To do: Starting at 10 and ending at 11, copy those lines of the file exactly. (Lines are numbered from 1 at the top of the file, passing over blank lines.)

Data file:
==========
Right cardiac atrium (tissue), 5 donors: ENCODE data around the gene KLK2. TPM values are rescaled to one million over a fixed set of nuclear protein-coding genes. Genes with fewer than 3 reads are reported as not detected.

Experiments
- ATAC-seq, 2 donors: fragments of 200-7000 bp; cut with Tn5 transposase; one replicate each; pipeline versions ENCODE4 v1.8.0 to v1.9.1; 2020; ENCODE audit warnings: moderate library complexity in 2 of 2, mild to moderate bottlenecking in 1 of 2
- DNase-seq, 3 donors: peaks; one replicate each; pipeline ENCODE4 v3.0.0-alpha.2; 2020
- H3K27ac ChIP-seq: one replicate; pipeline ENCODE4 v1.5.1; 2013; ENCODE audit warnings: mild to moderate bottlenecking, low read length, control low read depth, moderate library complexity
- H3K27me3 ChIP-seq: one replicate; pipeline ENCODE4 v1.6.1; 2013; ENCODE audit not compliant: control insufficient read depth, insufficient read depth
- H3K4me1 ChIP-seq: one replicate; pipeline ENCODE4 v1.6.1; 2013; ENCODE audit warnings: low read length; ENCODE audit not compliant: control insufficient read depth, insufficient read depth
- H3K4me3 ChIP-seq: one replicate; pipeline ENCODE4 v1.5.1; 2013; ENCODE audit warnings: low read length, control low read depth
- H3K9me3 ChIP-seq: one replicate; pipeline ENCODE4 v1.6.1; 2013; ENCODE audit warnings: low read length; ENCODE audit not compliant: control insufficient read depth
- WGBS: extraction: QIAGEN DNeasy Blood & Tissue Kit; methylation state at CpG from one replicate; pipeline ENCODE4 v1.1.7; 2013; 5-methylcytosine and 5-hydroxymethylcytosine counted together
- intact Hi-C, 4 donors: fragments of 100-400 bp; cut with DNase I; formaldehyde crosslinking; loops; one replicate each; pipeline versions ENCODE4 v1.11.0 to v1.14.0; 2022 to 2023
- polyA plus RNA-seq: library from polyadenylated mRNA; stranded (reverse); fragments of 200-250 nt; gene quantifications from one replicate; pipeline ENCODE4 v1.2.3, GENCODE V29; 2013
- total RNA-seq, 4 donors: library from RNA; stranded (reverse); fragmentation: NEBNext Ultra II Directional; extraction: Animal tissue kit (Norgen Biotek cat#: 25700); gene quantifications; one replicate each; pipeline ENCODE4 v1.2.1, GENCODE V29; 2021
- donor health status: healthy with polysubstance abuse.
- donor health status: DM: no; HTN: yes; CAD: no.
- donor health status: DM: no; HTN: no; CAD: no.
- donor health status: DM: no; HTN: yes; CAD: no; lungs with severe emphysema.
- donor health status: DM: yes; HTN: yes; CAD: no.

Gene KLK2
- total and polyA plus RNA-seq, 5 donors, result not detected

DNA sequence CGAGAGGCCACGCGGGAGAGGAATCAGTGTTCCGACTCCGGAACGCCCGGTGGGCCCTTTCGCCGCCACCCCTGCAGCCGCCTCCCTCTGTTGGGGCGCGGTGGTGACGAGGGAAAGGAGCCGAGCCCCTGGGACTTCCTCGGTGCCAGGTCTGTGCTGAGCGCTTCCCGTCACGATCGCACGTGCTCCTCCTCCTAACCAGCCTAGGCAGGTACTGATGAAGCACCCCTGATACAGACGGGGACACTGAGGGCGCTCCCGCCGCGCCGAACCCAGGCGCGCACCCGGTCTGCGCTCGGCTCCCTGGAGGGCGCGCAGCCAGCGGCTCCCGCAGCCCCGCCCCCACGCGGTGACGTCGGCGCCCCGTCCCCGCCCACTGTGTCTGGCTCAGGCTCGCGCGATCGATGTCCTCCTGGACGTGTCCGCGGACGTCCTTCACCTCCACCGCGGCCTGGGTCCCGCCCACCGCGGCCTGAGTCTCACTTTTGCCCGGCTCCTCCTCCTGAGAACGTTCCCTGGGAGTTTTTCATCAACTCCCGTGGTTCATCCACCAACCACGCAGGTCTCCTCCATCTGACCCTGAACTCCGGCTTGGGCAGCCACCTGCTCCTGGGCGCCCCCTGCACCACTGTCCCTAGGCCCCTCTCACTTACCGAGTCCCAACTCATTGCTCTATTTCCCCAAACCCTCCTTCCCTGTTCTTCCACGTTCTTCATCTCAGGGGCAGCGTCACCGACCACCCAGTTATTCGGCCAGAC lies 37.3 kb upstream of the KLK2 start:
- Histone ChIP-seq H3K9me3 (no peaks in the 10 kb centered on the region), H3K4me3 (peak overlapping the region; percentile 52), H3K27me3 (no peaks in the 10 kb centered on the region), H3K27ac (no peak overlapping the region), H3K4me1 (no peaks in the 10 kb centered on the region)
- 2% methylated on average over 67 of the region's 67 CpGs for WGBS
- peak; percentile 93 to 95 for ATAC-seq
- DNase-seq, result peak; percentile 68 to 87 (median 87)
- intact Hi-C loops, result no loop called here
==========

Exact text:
- WGBS: extraction: QIAGEN DNeasy Blood & Tissue Kit; methylation state at CpG from one replicate; pipeline ENCODE4 v1.1.7; 2013; 5-methylcytosine and 5-hydroxymethylcytosine counted together
- intact Hi-C, 4 donors: fragments of 100-400 bp; cut with DNase I; formaldehyde crosslinking; loops; one replicate each; pipeline versions ENCODE4 v1.11.0 to v1.14.0; 2022 to 2023